Wok Box Fresh Asian Kitchen is bringing the cuisine of 10 different countries—Thailand, Malaysia, Mongolia, Singapore, Korea, China, Japan, India, Cambodia, and Vietnam—to a growing number of U.S. regions.
Wok Box first opened in Edmonton, Alberta, slightly more than a decade ago. The concept expanded throughout Canada before entering the U.S. in 2012. There are seven Wok Box stores open in the U.S.—in Phoenix, Dallas, and Orlando—and plans are to add 15 more stores in 2015, in those markets as well as Denver, Chicago, and Detroit.
“We’re trying to partner with good franchisees,” says Wok Box CEO Lawrence Eade. “We can handle opening 15–25 in 2015 and another 20–30 the year after that. We should be at 50 stores in the U.S. in the next three years. That will give us a solid foundation, and we can grow quickly to a couple hundred by 2020.”
A typical Wok Box location is around 1,500 square feet in size, with an open kitchen and 45–50 seats.
“No one else is doing the small-footprint, high-quality Asian restaurant in the U.S.,” Eade says. He says other fast-casual Asian concepts are larger but have less menu diversity. Another difference Eade cites between his brand and other Asian brands is that all Wok Box stir-fries are made to order.
The Wok Box menu is divided into four main categories: stir-fry rice boxes, noodle boxes, curry boxes, and Naan-Wich sandwiches. Several ingredient options are listed within each category. Naan-Wich choices include Butter Chicken, Thai Beef & Basil, and Teriyaki Chicken.
“The Naan-Wich does well at lunch because it’s handheld for the grab-and-go customer,” Eade says.
Butter Chicken, an Indian recipe made with a spicy curry sauce, is also available in a rice box, as is Mongolian Beef & Broccoli and Breaded Crispy Chicken. Curry boxes are available with chicken, marinated steak, or tofu, along with a choice of veggies. Noodle box choices include chicken, marinated steak, shrimp, and tofu. After choosing a protein, guests can customize their noodle box with ingredient combinations that include Singapore Cashew, Sweet Mongolian, Korean Firecracker, and Kung Pao, all made using various sauces and ingredient additions. The Firecracker Noodle Box, for example, includes bacon, kimchi, nori (seaweed), and a spicy sauce.
Wok Box Fresh Asian Kitchen
CEO: Lawrence Eade
HQ: Vancouver, British Columbia
Year Started: 2004
Annual Sales: $30 million
Total Units: 58
Franchise Units: 57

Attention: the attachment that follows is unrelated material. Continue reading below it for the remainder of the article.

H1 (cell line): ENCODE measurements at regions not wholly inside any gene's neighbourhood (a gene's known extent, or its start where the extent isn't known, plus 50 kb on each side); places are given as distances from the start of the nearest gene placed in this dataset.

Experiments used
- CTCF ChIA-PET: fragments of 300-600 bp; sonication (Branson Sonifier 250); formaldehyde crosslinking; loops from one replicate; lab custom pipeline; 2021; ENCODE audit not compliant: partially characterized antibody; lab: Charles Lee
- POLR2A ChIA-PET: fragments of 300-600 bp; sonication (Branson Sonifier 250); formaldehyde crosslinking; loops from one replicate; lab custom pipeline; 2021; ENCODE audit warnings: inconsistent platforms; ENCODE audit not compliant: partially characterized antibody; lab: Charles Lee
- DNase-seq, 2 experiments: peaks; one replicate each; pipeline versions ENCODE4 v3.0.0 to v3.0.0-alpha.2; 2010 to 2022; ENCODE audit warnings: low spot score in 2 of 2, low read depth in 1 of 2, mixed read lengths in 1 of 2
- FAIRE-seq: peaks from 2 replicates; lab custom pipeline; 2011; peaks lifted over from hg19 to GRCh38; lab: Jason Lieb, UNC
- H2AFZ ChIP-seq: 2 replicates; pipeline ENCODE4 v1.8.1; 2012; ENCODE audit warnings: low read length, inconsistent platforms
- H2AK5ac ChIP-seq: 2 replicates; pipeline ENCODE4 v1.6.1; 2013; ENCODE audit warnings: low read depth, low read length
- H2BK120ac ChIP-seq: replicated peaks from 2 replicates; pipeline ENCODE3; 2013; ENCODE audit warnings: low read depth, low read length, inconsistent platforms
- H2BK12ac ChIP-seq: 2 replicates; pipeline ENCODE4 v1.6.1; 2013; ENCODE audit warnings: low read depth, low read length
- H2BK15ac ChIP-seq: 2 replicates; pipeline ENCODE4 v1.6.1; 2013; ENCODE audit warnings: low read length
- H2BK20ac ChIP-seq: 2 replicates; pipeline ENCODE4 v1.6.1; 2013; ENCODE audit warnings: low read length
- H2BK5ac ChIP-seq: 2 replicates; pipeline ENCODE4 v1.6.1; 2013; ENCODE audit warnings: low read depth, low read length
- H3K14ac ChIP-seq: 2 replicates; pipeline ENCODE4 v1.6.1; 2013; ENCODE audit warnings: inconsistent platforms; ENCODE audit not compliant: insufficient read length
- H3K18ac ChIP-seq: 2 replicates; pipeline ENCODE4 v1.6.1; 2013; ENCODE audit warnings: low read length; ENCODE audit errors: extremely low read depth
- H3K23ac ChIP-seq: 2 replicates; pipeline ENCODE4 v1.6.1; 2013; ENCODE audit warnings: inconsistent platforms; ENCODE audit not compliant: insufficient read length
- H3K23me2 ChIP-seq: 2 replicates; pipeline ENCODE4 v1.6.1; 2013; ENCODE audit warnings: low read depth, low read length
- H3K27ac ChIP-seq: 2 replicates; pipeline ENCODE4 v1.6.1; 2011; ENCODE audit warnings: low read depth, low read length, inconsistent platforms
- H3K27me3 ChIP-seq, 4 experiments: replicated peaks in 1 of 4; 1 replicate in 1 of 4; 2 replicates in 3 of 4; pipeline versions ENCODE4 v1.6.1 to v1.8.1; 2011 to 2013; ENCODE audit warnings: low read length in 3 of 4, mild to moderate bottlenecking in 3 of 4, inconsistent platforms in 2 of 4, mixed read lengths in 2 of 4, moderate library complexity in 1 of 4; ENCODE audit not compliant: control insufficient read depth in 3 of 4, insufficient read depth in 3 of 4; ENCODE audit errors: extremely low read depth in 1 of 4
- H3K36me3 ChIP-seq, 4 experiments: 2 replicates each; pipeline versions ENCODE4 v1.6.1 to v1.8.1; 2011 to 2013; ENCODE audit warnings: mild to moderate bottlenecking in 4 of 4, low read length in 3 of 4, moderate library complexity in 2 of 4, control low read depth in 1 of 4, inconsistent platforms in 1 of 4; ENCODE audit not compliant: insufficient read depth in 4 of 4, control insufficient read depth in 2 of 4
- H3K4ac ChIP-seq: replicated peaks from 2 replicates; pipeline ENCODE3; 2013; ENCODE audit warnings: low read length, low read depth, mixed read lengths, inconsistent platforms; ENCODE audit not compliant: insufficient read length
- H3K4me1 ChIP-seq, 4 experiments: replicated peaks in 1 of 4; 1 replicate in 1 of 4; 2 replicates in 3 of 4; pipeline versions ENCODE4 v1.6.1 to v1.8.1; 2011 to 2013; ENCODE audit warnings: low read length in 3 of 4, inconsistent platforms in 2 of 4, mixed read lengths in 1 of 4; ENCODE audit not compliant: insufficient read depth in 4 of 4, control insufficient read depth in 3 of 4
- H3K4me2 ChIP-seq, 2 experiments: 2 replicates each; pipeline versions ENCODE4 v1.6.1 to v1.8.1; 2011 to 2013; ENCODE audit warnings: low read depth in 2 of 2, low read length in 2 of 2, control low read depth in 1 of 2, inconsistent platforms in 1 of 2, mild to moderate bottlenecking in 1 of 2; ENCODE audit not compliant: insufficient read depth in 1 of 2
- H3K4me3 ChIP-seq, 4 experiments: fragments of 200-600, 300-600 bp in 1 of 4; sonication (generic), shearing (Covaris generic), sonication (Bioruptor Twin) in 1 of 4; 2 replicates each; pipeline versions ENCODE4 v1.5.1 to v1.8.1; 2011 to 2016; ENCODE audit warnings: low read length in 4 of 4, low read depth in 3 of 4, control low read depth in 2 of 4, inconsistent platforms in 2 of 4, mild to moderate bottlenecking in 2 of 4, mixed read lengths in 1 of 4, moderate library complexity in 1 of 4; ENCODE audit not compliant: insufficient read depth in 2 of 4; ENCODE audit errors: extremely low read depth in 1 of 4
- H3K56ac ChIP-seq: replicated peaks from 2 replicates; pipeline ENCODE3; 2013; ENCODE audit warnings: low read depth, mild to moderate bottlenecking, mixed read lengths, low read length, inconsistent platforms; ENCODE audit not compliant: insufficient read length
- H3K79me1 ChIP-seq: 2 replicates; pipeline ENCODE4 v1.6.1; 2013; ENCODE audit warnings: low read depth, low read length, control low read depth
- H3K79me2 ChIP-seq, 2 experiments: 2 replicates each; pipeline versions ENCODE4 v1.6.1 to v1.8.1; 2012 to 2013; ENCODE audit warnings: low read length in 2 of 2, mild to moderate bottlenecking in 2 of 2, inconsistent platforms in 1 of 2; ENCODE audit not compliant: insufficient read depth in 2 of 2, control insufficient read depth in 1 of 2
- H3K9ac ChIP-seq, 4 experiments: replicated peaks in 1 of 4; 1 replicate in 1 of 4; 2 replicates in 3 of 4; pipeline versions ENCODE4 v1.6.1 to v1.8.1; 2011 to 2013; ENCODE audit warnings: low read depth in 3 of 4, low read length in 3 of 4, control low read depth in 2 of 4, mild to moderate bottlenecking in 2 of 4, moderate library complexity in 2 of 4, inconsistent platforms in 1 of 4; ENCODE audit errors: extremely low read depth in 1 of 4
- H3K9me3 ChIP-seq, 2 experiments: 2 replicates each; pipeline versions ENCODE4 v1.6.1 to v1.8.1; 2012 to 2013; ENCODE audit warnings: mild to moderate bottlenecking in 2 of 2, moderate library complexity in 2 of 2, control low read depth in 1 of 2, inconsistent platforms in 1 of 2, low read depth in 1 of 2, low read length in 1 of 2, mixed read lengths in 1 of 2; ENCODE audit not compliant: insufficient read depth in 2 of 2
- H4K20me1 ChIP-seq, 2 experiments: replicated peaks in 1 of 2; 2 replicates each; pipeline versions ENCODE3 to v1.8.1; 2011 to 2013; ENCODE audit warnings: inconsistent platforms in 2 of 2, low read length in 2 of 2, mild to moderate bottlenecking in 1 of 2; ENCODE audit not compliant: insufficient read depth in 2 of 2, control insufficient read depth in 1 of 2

In addition to the four main entrée categories, Wok Box offers Vietnamese Beef Pho soup and small bites like spring rolls and traditional Indian samosas filled with curried spiced potatoes, peas, and carrots.
Wok Box promotes healthy eating, and many menu items can be made vegetarian, vegan, or wheat-free, Eade says. “Dishes can be customized to meet the health needs of our guests, or they can be a treat for people who just want to go out and have something to treat themselves,” he says.
Butter chicken is one of those “treat” options. Its sauce is made from fresh tomatoes, tomato paste, butter, cream, milk, and spices. Eade says when Wok Box enters a new market, the butter chicken dishes are not top sellers at first, but as people get a taste of it, sales creep up until it is the No. 1 protein.
Other best sellers include the Singapore Cashew noodle box with sriracha peanut sauce, fresh vegetables, broccoli, cashews, and cilantro. The Mongolian Beef & Broccoli rice box with sweet garlic sauce, grilled marinated steak, and broccoli is also a top seller.
To educate customers about butter chicken and other offerings they might not be familiar with, Eade says, Wok Box menuboards are very descriptive and staff is trained to greet customers, explain menu items, and offer samples.
“If people have a deer-in-the-headlights look in front of the menuboard, we help walk them through it,” he says. “Once you start doing that, you can find something anyone will like. We appeal to a varied demographic—young people Instagramming their food and seniors who are used to mom and pop Chinese restaurants. We appeal to people who are looking for quality and variety when they look for food, not people whose only purpose is filling themselves up.”
An average ticket at a U.S. Wok Box location is about $12. The lunch/dinner split depends on the market. In downtown urban centers, lunch sales are higher, while suburban locations attract a larger dinner crowd. On average, Eade says, about 60–70 percent of Wok Box sales occur during dinner hours.
“At lunch we’re competing with quick-serve restaurants, but at dinner we’re competing with sit-downs,” Eade says.
In order to compete with higher-end establishments for the dinner crowd, Wok Box offers wine and local beers. “It’s a nice value for people who want to go out for dinner,” Eade says. “You can have beer or wine and feel like you’re in a nice restaurant.”
Carryout is also a large component of business, accounting for at least 50 percent of sales. “Our restaurants have open-concept kitchens with the wok stations,” Eade says. “People can see their food being cooked and packaged up so they know it’s fresh.”
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